A revolutionary concept: UCLA Law students forge careers in environmental clinics

April 1, 2024
Evan George
Sean Anderson (left) and Emily Warfield
UCLA Law alumni Sean Anderson '22 (left) and Emily Warfield '20

In the fall of 2021, Sean Anderson ’22 walked into the first day of UCLA School of Law’s California Environmental Legislation and Policy Clinic and took on an assignment that would ultimately become his job — though he didn’t know it at the time.

The clinic is part of a suite of experiential opportunities that the Emmett Institute on Climate Change and the Environment offers, where students can develop a policy expertise in a hands-on law school clinical setting – and then go on to make that their specialty as attorneys.

In the California Environmental Legislation and Policy Clinic, Anderson and his classmates learned the nuts and bolts of the legislative process when they were paired with California state lawmakers to work on bills in Sacramento. And on that first day of class, Julia Stein – who runs the clinic and serves as the deputy director of the Emmett Institute – presented students with a handful of legislative proposals that they could choose to work on.

Anderson was drawn to a bill tackling plastic pollution. “I was fascinated with this idea of a circular economy and this vision of restructuring our system to address a problem that is as seemingly insurmountable as single-use plastic packaging waste,” he says. That’s how he and fellow students Kelsey Manes ’22, Reilly Nelson ’22 and Justin Breck ’23 joined a multi-year effort to comprehensively reduce plastic waste in California.

Their project paid off. In June 2022, Gov. Gavin Newsom signed the bill that they worked on, SB 54, into law. It created a strong regulatory framework over nearly every type of plastic packaging in the supermarket aisle, 90% of which was not being recycled. Phased in over time, the law sets a statewide target of recycling 65% of all single-use packaging and plastic food service ware by 2032 and requires that all single-use packaging and food service ware be recyclable or compostable by then.

“It also seeks to shift the pollution burden from consumers to producers,” Anderson says. He notes that SB 54 is an extended producer responsibility law, meaning it’s designed to require producers to take responsibility for what happens to their products at the end of those products’ usable lives.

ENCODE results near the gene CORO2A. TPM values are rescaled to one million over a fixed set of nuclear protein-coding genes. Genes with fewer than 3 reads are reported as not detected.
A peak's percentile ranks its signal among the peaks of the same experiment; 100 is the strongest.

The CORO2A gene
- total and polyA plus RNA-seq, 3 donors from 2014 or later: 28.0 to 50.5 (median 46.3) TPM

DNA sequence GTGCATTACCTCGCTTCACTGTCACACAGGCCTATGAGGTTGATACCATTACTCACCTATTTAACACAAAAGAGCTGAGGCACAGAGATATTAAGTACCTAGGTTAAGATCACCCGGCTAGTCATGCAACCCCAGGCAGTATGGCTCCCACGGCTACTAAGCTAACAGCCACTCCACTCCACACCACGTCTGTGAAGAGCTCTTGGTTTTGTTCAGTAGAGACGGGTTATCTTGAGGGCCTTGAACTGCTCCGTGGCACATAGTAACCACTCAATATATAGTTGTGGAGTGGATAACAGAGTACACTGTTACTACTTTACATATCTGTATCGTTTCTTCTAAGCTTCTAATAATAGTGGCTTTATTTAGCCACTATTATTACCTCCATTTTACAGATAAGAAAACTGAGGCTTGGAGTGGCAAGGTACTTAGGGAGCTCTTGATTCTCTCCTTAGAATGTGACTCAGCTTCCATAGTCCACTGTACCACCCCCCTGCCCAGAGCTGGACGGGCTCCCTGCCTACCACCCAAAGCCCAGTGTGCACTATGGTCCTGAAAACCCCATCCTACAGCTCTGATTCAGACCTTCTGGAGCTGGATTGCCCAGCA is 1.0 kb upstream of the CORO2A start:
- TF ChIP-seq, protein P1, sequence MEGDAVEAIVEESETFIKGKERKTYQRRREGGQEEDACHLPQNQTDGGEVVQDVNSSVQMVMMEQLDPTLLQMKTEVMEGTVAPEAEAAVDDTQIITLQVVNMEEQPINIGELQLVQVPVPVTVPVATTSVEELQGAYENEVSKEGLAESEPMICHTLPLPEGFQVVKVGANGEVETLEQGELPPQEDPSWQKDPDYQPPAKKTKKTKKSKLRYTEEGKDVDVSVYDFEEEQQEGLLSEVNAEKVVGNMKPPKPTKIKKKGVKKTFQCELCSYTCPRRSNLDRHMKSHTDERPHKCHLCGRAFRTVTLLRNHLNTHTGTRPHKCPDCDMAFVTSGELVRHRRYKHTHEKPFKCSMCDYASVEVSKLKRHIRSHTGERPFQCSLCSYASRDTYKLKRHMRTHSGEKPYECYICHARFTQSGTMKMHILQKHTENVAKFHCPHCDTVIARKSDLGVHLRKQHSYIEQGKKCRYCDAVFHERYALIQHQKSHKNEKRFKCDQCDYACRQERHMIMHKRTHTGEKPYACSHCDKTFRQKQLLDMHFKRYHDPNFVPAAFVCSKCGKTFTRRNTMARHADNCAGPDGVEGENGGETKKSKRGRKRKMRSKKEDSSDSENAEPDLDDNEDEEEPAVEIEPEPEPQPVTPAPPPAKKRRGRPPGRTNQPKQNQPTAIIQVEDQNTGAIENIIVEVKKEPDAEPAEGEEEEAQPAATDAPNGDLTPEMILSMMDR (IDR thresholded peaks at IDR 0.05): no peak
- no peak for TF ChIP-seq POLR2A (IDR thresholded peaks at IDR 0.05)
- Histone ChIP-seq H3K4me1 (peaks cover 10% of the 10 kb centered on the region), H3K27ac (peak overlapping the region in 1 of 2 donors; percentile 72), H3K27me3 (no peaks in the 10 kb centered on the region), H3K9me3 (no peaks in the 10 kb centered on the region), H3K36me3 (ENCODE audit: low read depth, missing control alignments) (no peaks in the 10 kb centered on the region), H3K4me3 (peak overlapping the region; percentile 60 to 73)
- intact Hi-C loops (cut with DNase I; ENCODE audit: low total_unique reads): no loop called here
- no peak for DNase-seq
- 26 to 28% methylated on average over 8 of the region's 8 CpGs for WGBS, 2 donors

That bill is just one example of how the Emmett Institute has made an impact through its clinics. In recent years, clinic students helped develop recommendations for stronger heat and air quality protections for agricultural workers, which informed AB 2243, while another team helped write AB 779, which seeks to make groundwater adjudications more equitable.

It was in another UCLA Law environmental law clinic that Emily Warfield ’20 was first exposed to the world of CEQA — the California Environmental Quality Act.

Warfield was a student in the Frank G. Wells Environmental Law Clinic, which gives students an opportunity to represent real-world clients in environmental cases. Before the clinic, she knew about CEQA’s reputation for slowing down development. She says, “I struggled to find housing as an undergraduate and beyond, so I became curious about the cause of the shortage. It seemed like everyone in California was yelling and pointing fingers at CEQA as the cause.”

In the Wells clinic, Warfield and a classmate helped draft an amicus brief in a CEQA appellate matter. She slowly became an expert in CEQA’s legal framework. “My clinic partner and I could take our time learning the relevant statutes, regulations and case law,” she says. “This helped us work together on language for the brief, which resolved that niche CEQA issue for the court.”

After graduating, Warfield went to a big law firm, advising housing developers on land use and environmental compliance matters, including CEQA matters. Now she’s an attorney at the California Department of Fish and Wildlife. “CEQA touches everything a public agency does, so the foundational knowledge that I built in private practice is extremely valuable here,” she says.

It's that foundational knowledge about single-use plastics that came full circle for Sean Anderson in the fall of 2023. That’s when Anderson was applying for an attorney position at CalRecycle, the state agency that oversees recycling and waste reduction. The job’s focus: supporting implementation of SB 54, the very bill he helped draft. When it came time to interview for the job, he explained that he would love to help implement that landmark law.

How did the interview go? “The team was thrilled that I had background experience with the law, to be able to begin on day one with that foundational knowledge,” he says.

“I’m very grateful to UCLA and the environmental program, where I could stand out,” Anderson says. “I’m where I want to be.”

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